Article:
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succulent-care

Succulent Care Part 1: How to Keep Succulents Small

Bearie's Garden

All of us had that moment -- falling in love with succulents. Succulents are really the uprising indoor gardening and decor trends! They are so uniquely beautiful -- vibrant colour, perfectly symmetric rosette shape, and most importantly, chubbiness and cuteness deeply embedded in their little bodies.

 

No matter what species your first succulent plants were of, you must had been through that surprising journey: one day, you suddenly found out that your succulent plants no longer looked like what they used to be. Their beautiful colourfulness reverts to the ordinary green, and they had grown so much that you could barely remembered how cute they used to be -- all you had are those old pictures in your phone to remind you of their past glory.

 

After a few months of having your succulent plants indoor, they might look like this:

Etiolation -- Beginners' Innocence

Trust me, this is exactly what happened to my first few succulent plants a few years back! This phenomenon is called etiolation: in minor cases, the leaves appear to be more long and narrow, and become more droopy; in severe cases, the plants start to establish big gaps between the leaves and result in super stretched stalks. In contrast, in-condition succulents are both way more compact and colourful in general, such as the ones in the two pictures in the beginning of this blog.

You then blame the plants for growing so wild and not maintaining their cuteness as your wish. I am sorry to tell you: it is actually your fault -- for not understanding your plants well. However, no need to be ashamed of yourself -- as I said, we've all been there.

Strong Light Demand

Most succulents are desert dwellers, where there is abundance of sunlight. Therefore, succulent plants are bound to be direct sunlight lovers. Indoor environment usually cannot offer the ideal condition for them. But don't worry, we will dedicate future blogs to discuss how to solve these issues and fix your already etiolated plants.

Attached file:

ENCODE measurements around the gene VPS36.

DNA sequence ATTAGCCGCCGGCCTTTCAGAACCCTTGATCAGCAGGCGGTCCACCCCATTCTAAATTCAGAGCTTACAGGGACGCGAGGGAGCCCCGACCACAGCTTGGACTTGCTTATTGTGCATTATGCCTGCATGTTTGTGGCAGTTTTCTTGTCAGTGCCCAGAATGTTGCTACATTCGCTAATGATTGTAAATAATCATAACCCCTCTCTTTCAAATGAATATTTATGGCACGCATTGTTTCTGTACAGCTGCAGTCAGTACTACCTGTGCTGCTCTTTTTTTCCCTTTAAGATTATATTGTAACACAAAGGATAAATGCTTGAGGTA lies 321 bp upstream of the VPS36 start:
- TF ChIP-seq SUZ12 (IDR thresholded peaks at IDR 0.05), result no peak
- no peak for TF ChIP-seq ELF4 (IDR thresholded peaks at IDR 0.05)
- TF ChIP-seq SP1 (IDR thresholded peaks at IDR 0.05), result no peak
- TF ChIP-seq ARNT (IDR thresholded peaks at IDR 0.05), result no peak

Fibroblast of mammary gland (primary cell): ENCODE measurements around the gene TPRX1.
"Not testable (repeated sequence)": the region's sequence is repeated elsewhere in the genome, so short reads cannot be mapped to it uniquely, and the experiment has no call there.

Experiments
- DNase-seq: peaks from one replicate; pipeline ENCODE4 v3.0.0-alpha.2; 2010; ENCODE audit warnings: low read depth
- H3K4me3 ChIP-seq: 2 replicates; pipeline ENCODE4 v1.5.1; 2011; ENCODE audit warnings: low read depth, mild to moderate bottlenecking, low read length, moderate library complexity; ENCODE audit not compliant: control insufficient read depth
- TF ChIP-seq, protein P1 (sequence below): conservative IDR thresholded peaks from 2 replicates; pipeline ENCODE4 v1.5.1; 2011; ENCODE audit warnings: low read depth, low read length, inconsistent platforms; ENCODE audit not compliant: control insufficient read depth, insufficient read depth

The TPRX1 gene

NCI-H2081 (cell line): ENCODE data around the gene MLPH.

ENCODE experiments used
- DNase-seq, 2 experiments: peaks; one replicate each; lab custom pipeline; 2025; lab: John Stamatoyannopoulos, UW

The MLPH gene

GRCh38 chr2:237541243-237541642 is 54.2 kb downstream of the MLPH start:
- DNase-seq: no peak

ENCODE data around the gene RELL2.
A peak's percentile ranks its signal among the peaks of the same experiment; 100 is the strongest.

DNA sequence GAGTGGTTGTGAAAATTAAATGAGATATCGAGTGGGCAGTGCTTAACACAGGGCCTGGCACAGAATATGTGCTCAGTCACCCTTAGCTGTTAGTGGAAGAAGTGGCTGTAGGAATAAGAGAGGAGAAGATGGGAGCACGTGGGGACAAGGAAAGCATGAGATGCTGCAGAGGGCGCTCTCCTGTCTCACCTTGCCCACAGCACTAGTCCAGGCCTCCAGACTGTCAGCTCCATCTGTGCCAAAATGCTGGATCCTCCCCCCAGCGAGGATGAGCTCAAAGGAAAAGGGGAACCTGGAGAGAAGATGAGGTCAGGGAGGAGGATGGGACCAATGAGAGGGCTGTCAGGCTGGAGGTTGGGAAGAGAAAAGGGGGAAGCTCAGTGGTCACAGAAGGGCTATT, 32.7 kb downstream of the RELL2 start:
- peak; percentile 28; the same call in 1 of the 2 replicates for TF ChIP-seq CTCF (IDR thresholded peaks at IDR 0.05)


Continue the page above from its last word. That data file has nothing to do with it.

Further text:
While lack of sun is one major cause of etiolation, which is definitely not aligned with your goal of keeping your succulent plants small; even with the right light condition, your succulents can still grow at a much more rapid speed than your desire.

Root System Confinement

Although some succulent plants, such as the aeonium genus, are relatively fast grower, most succulents grow at an extremely slow pace compared to most other houseplants. However, this means they would STILL GROW! Eventually, they would grow into a big boy.

One important technique to guarantee your succulent plants would stay small and cute as long as possible is through root system confinement. Simply put, it means you need to make sure their roots don't expand too much. Planting them in the ground or in a large planter would encourage them to spread their roots and therefore accelerate their growing speed.

Therefore, it is not uncommon to see wild succulents growing in deserts are much larger compared to the indoor ones.

You Need Small Planters

With the above being said, if your heart pumps for tiny chubby succulents, you need to have SMALL planters, which is a necessity to confine their root system and thus most effectively maintain their small size.

For me, I love the magnificence of giant wild succulents, as well as the delicate little indoor succulent plants. I personally use the same set of small and medium planters sold in our store and they are great -- a must for miniature succulent gardens and also a promoter of quality and beauty.

The Cherry Blossoms collection

 

Rainbow Knights Collection -- Galahad

 

Rough Ceramic Cubic Planter

 

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66 comments

  • Can you by chance email a link to the blog post on etiolated plants?
    Thank you.

    Gillian

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